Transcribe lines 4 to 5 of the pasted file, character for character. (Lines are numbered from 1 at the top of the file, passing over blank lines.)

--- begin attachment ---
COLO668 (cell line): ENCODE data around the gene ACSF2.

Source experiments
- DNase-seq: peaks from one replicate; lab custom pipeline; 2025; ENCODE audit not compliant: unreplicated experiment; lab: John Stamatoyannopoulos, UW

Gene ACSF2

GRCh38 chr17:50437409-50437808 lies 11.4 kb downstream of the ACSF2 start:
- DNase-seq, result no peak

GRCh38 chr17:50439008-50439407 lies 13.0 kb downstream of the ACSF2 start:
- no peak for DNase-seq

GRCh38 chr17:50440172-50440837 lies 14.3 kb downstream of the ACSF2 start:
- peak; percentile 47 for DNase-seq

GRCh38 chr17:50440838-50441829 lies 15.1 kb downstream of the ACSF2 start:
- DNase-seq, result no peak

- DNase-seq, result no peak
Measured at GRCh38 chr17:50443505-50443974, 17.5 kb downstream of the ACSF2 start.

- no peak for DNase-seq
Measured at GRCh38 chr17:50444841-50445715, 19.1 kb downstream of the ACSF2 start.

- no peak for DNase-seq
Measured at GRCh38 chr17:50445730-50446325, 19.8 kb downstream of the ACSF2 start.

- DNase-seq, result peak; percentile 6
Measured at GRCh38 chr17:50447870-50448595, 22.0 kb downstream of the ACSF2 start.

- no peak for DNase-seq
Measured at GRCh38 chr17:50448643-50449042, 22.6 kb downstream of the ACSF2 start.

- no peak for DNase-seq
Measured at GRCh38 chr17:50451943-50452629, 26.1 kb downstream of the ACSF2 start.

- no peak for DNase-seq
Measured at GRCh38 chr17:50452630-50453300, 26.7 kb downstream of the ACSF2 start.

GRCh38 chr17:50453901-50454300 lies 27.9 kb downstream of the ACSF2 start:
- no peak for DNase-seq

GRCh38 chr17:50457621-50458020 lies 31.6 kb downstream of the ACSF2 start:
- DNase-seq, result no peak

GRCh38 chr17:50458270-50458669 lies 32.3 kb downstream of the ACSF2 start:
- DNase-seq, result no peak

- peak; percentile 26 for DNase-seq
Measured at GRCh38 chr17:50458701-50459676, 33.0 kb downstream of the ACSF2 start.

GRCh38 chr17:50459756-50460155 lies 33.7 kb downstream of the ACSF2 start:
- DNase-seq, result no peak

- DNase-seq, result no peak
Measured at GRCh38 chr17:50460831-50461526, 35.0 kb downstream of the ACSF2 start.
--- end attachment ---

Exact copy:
Gene ACSF2

GRCh38 chr17:50437409-50437808 lies 11.4 kb downstream of the ACSF2 start: